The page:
The number of new international adoptions has slowed dramatically, as traditional top-sending nations such as China, Russia, and Guatemala installed new limits or shelved their programs entirely. Foreign adoptions stood at 15,719 in 1999, surged to 22,989 in 2004, and by last year had fallen to 4,717.

The Adoptee Citizenship Act of 2018 would cover all adoptees with American citizen parents, provided that the children entered the country legally. That’s important because many adoptees who lack citizenship came here under a variety of visas.

For example, ARC research discovered, Iranian adoptees were brought into the country on visitor visas. Others entered on student visas.

“We’re talking about people who came here legally. Nobody tried to sneak in,” Kim-Alessi said. “But that’s not the sentiment of our lawmakers. … There is this fear that we’re trying to get away with something.”

She grew up in California after being adopted in 1967 as a 7-month-old baby from a South Korean orphanage. She was shocked to be told she wasn’t a citizen when she applied for a passport at age 25. Fortunately, her green card was still valid, meaning that she was a permanent resident.

Many adoptees learn their true status the same way, by accident, when they fill out a job application or seek a government benefit. For those uncertain about their immigration status, even asking the question can be risky, because it alerts federal authorities to look closer.

The fate of adoptees who were deported after being convicted of crimes — they lacked the citizenship that would have kept them in the U.S. — has generated international news.

Phillip Clay, a 42-year-old Philadelphia man who had been deported to South Korea, killed himself last year by jumping from the 14th floor of an apartment building.

Camera icon CHARLES FOX / File Photograph
Judi Rhee Alloway (center) hugs Michael Martin, president of AKA, following services for Phillip Clay. Clay’s cremated remains were returned to Philadelphia, where fellow Korean adoptees and friends held a memorial service in 2017.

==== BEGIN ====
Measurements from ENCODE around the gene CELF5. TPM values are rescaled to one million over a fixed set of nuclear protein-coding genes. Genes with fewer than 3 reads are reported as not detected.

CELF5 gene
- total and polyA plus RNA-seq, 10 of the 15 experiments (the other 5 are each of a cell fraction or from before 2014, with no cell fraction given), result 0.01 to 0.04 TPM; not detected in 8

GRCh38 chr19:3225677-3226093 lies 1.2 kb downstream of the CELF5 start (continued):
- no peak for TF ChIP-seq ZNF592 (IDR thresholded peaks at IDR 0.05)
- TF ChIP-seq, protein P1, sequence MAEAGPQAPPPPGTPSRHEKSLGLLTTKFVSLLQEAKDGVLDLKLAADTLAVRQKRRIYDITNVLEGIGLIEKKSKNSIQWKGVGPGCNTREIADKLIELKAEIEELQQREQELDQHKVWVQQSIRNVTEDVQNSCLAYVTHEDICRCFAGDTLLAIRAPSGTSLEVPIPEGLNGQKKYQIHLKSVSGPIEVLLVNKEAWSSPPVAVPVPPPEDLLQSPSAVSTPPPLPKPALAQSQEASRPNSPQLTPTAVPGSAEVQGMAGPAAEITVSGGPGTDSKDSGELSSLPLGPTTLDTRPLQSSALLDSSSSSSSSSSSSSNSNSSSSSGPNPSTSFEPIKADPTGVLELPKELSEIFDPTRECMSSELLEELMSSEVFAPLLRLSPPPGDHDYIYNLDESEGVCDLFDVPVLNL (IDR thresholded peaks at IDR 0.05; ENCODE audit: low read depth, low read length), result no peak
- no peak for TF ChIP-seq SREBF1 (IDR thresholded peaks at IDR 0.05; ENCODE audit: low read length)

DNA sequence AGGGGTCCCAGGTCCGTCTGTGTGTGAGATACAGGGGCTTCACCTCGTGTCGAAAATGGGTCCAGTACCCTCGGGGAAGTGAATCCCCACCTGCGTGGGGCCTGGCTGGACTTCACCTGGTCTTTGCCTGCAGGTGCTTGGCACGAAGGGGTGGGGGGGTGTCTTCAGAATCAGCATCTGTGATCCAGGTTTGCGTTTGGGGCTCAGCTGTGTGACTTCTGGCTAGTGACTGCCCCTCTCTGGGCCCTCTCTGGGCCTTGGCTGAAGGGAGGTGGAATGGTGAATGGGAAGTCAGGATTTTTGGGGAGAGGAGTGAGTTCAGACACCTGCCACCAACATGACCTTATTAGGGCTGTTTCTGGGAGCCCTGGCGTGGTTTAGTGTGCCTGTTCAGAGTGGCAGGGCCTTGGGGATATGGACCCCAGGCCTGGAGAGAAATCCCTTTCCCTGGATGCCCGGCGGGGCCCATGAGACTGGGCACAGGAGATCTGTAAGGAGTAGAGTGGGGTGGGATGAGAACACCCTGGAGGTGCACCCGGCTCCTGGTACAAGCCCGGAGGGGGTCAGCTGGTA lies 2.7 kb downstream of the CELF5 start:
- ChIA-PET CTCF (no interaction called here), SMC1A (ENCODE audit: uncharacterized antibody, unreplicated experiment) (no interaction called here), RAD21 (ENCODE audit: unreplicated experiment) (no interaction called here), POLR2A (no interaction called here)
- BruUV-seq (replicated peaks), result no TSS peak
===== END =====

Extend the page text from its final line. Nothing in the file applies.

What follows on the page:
Clay was 8 when he left the Eunpyeong Orphanage. As an adult, he became enmeshed in a cycle of drugs, jails, and mental-health centers, court records show. He was deported in 2012 and spent five years struggling to adjust to South Korea before taking his life.

ARC leaders say the broad publicity around those convicted of crimes makes it hard to shift the conversation to law-abiding adoptees — people who grew up as Americans and now need help with citizenship. Because that population has the most to lose, it least wants to come forward.

“For close to 20 years, I’ve been living in constant fear that I would be taken away from the only place I’ve ever known,” a Vietnamese adoptee told the Inquirer last year.

The woman, willing to be identified only by her first name, Denise, was 9 months old when she was airlifted to an Arkansas refugee center near the end of the Vietnam War. She learned that she lacked citizenship when she applied to become a Philadelphia police officer in the mid-1990s.

Today, the ARC study says, between 25,000 and 49,000 adult adoptees from more than two dozen countries have no American citizenship. Earlier estimates put the peak number at about 30,000. California leads the nation with 3,493 who lack status. Pennsylvania ranked fourth, with 2,345, and New Jersey was 11th with 1,639.

ARC is working to build support in Congress, form alliances with other organizations, and encourage people to call or write to their political representatives.

“Nothing quick happens in Congress,” said ARC communications coordinator Sung Cho, who was adopted from South Korea. “They look at this as more of an immigration issue than a family matter. We look at it as family. We were all adopted by American families.”